less audience opinion. The one off-topic question was about Stephen Gately and whether Daily Mail hack Jan Moir was right to jump on his still warm corpse with criticism of his gay lifestyle. It was so very off-topic, it was like someone sitting on a whoopee cushion at a public enquiry. Within two panel responses we were back on the BNP.

The final question on the programme was whether the appearance of Griffin on the show had been an early Christmas present for the BNP. Some said yes, it was a fine recruiting poster for the party, validating their views by giving them exposure on such an august broadcasting vehicle. Others said no, given Griffin’s dreadful, shifty, inarticulate defence of his position, and the blanket negative coverage throughout the week, it had been a terrible few days for the BNP.

A more pertinent question was avoided, which was should the BBC have allowed Griffin on the programme at all? Well given their own rules, given Griffin has an electoral mandate from the Euro elections, given the BBC have allowed minority parties such as UKIP and the Greens on before, they could hardly not allow him on.

We return to the question of free speech.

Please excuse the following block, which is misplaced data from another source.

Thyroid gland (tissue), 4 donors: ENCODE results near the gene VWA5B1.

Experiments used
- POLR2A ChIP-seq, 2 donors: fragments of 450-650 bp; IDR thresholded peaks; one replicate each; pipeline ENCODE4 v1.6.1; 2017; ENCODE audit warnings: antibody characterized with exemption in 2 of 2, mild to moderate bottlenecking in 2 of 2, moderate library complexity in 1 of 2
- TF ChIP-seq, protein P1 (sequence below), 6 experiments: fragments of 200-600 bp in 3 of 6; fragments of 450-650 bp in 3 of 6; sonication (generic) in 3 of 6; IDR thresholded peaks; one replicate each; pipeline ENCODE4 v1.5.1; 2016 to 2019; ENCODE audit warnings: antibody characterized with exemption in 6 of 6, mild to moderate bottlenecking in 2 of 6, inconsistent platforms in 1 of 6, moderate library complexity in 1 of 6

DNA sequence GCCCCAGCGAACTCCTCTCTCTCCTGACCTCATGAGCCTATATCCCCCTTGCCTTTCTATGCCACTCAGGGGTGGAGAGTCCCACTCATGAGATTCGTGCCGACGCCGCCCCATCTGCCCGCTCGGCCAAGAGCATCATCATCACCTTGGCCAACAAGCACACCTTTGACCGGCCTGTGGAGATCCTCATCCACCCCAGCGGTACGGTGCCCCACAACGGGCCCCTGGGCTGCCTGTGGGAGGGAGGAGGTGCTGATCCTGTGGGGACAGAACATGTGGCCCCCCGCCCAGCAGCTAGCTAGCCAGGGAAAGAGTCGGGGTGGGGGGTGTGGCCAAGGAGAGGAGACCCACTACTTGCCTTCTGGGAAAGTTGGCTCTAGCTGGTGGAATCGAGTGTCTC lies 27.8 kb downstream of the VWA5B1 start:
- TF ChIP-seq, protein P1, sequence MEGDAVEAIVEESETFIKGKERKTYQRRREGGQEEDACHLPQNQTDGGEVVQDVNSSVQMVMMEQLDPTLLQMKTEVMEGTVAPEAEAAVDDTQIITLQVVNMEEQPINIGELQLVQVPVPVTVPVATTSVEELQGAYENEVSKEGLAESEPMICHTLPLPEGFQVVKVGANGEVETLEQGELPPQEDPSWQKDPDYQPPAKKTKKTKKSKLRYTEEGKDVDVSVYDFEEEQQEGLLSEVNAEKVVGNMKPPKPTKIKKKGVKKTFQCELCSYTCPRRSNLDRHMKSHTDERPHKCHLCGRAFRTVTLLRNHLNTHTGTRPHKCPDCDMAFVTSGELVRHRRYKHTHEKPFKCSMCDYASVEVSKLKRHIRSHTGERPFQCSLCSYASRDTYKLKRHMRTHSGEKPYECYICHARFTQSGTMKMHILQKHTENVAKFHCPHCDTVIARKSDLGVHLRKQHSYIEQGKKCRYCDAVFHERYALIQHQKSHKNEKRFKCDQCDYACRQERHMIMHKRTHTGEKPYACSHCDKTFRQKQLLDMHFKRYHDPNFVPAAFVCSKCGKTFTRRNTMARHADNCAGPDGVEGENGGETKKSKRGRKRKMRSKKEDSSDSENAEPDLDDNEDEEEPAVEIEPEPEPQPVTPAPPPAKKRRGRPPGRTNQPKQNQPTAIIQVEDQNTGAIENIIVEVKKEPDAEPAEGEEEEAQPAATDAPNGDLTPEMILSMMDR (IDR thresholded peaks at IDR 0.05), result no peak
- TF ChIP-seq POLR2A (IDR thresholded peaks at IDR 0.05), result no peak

On Channel 4 news before Question Time, Margaret Hodge, a member of the Labour Government, got it dead right.

She said: “I’ve had him (Griffin) campaigning at my constituency in Barking in the past. At polling stations he’s attacked me personally as an immigrant and as a Jew. He’s a nasty, nasty man. But we debate through democracy not through censorship in the United Kingdom, that is our tradition.”

The protesters outside the London studios and up and down the country missed this point completely. But then with their Socialist Worker placards they would do, wouldn’t they? The left and the right eventually meet as we all know, coming full circle from opposite sides. In the end if given power both the BNP and those protestors, would want to shut people up, with violence if necessary, and allow only one point of view to be given airtime; their own.

As Michael Portillo said on the This Week show after Question Time, “It almost made me physically sick this morning when I heard Ken Livingstone (left wing ex-London Mayor) saying that he didn’t want Griffin on Question Time.” Portillo went on to describe how Livingstone had wanted public debate with Marxist IRA terrorists in the seventies whilst they were murdering British citizens. More recently Livingstone has invited holocaust deniers, with no constituency in the UK, over from the Middle East to speak.

We can’t have it both ways, so let’s have it our way. The way as nation we have stumbled towards for hundreds of years, let people, certainly once they have a constituency, have their voice.

And in this way let’s give them enough rope to hang themselves. Griffin was a shambles last night. Question Time brutally exposing his incoherent nonsense. It was humiliating for him. It’s true that in some areas his beating up might have reinforced support but most people would have seen that this comical, bewildered and confused figure is not quite the person we would want running the country. Not ever, even after the next Ice Age, when the new aborigines, or whatever, arrive.